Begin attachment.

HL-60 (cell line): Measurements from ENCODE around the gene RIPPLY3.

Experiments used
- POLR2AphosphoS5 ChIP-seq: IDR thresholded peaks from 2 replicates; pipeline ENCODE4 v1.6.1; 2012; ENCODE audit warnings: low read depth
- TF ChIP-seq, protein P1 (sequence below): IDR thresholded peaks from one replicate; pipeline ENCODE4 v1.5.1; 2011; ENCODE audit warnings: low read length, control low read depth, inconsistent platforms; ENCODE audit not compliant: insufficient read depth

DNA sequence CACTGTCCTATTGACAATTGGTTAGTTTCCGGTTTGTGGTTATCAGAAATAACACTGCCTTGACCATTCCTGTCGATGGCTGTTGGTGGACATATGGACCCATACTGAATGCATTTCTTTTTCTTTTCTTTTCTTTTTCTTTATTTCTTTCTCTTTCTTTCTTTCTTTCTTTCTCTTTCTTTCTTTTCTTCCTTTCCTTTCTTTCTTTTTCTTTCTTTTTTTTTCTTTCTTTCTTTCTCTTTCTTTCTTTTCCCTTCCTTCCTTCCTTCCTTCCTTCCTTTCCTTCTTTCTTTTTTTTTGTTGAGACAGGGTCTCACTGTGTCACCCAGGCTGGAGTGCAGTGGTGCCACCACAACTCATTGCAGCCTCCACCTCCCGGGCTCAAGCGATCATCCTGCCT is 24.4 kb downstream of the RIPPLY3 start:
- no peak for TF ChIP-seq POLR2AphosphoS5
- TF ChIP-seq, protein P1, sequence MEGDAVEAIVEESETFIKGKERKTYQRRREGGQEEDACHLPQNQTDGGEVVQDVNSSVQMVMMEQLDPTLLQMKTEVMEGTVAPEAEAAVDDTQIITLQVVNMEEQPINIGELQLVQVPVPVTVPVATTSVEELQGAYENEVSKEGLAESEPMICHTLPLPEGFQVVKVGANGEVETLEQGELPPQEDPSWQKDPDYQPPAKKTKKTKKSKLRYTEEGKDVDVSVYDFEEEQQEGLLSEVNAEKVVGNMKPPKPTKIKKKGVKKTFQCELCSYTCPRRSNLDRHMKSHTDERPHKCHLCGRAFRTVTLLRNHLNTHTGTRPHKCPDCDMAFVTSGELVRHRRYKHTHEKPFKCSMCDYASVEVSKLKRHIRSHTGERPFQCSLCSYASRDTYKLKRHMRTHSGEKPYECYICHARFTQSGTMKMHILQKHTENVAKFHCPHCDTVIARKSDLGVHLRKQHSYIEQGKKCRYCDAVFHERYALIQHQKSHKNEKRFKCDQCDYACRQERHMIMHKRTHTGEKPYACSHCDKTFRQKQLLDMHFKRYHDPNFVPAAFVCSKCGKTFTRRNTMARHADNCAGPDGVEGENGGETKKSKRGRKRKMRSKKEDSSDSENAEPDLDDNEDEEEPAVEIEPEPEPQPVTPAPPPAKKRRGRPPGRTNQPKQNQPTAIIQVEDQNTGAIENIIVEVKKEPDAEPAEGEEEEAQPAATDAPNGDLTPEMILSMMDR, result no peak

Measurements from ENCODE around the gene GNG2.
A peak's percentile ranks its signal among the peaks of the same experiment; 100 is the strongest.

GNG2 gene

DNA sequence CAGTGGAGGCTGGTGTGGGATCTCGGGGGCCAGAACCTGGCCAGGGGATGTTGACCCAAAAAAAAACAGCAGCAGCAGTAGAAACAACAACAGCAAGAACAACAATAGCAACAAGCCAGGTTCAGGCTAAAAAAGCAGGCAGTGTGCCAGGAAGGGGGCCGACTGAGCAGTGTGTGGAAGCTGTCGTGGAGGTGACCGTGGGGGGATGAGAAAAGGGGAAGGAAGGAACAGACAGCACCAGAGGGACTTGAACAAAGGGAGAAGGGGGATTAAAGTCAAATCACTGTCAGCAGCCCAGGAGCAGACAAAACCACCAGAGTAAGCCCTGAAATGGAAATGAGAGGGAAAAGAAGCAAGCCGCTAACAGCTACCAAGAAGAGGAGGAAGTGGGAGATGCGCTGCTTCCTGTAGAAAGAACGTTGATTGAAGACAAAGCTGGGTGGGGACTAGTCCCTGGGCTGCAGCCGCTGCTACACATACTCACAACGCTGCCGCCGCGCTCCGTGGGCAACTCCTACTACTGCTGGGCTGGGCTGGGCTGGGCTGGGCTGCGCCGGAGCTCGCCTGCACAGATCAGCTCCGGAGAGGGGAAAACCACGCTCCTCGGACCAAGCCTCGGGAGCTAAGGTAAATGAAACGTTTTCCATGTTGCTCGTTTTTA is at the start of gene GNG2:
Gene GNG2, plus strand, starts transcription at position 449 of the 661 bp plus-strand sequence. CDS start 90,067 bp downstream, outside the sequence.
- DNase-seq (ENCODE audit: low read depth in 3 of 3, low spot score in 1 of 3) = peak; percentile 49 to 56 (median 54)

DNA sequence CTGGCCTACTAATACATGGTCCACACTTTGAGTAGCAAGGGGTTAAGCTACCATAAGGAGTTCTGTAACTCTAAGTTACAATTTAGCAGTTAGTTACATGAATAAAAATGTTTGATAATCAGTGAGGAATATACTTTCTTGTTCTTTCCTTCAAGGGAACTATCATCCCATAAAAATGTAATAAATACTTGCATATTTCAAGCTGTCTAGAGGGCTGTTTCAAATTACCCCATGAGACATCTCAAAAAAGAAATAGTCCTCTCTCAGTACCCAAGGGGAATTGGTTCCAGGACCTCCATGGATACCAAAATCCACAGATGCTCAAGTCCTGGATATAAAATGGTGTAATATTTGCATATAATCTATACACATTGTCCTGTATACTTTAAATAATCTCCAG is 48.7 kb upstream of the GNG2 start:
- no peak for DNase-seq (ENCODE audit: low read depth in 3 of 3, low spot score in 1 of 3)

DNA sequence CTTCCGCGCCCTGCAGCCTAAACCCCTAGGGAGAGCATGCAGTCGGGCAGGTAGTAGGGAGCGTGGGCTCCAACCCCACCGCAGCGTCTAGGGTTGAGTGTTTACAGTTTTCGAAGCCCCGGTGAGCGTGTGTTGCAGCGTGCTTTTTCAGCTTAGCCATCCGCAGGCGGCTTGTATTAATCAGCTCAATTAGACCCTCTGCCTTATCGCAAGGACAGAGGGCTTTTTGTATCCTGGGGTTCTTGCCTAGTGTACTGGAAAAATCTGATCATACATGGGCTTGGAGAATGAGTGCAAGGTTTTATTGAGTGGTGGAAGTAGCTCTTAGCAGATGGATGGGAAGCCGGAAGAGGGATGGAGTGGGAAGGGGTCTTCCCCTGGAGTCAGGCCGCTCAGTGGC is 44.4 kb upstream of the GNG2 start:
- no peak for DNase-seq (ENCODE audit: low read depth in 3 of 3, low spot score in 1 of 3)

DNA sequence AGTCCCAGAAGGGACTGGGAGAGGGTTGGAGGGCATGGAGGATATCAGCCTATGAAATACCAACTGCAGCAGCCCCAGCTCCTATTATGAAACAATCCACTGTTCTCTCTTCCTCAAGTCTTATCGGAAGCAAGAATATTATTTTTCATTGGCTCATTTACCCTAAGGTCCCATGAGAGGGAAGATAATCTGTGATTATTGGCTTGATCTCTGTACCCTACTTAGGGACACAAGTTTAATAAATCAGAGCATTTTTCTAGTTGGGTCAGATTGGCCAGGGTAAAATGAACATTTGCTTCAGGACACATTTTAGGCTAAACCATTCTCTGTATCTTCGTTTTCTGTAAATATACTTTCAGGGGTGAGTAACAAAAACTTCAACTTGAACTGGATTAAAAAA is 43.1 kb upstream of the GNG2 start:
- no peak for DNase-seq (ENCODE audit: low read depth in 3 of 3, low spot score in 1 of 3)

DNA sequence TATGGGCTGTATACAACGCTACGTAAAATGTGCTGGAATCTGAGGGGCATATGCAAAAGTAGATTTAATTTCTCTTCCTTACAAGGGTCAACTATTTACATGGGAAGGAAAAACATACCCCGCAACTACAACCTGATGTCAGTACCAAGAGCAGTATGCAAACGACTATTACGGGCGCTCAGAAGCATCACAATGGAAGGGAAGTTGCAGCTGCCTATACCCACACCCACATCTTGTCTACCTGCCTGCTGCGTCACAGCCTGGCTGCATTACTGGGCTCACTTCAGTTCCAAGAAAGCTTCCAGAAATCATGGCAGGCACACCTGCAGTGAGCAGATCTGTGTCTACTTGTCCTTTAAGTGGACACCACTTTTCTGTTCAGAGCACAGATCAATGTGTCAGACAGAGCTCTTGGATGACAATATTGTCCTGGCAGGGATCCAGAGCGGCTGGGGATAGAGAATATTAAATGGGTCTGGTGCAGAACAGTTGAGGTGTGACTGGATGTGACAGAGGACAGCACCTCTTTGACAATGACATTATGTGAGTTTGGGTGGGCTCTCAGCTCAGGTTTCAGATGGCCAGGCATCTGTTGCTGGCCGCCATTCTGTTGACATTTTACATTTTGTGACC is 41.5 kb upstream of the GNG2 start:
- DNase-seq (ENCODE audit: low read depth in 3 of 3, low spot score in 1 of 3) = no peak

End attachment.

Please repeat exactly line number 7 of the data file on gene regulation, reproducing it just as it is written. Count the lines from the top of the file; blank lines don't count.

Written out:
- TF ChIP-seq, protein P1, sequence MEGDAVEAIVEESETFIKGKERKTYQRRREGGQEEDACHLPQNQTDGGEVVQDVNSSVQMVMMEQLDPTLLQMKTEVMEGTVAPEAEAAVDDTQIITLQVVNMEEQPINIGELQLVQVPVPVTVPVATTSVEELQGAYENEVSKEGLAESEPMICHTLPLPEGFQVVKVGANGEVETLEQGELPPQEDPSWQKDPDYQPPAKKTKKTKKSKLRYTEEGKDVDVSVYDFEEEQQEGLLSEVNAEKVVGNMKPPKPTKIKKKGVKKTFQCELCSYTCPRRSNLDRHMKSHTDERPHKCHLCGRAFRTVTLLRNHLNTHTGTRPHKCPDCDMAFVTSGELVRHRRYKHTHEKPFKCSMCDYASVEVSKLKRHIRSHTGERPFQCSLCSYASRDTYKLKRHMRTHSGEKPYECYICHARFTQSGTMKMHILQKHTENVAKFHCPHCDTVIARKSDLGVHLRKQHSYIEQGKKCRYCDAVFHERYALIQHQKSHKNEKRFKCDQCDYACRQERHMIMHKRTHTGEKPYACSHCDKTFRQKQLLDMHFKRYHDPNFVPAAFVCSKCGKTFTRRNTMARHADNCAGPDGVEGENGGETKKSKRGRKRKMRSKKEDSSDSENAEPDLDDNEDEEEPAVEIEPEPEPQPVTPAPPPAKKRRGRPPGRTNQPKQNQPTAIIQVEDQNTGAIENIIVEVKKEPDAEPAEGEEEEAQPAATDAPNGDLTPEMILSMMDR, result no peak